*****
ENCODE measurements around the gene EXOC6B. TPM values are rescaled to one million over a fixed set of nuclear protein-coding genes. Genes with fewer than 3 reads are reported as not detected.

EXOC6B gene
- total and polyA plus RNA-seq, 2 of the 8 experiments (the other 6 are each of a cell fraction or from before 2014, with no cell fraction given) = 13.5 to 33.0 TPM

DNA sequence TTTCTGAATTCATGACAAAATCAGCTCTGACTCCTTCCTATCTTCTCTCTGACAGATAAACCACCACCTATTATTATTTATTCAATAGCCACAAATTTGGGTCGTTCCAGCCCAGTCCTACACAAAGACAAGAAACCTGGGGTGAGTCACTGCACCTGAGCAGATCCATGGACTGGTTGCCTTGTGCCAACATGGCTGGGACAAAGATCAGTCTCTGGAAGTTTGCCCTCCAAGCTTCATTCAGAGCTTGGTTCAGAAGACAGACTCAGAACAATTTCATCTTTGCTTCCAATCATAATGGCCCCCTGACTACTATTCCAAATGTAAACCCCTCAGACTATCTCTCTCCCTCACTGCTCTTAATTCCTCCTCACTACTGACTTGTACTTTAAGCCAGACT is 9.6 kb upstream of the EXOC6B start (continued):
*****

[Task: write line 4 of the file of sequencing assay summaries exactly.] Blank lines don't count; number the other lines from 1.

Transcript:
DNA sequence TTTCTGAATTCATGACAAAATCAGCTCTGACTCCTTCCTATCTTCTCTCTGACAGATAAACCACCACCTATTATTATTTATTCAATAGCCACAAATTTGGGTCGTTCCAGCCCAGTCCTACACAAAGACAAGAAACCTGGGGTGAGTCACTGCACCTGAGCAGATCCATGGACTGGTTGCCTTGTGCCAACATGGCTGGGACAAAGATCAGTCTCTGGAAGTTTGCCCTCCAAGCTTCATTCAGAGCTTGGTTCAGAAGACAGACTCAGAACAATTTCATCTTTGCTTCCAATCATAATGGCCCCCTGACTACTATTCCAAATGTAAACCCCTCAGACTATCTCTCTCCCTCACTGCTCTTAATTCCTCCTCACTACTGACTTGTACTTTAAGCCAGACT is 9.6 kb upstream of the EXOC6B start (continued):